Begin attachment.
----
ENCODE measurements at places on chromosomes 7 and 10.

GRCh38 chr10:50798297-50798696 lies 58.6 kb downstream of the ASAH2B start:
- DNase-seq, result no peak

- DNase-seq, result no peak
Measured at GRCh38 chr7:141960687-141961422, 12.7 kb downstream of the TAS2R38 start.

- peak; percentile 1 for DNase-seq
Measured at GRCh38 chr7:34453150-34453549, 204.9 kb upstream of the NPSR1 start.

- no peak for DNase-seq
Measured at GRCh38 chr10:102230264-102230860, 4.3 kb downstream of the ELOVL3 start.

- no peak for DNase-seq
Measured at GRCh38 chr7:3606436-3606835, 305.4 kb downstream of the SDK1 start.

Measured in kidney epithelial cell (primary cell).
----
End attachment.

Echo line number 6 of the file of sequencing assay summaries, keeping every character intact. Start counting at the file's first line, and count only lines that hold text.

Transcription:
- peak; percentile 1 for DNase-seq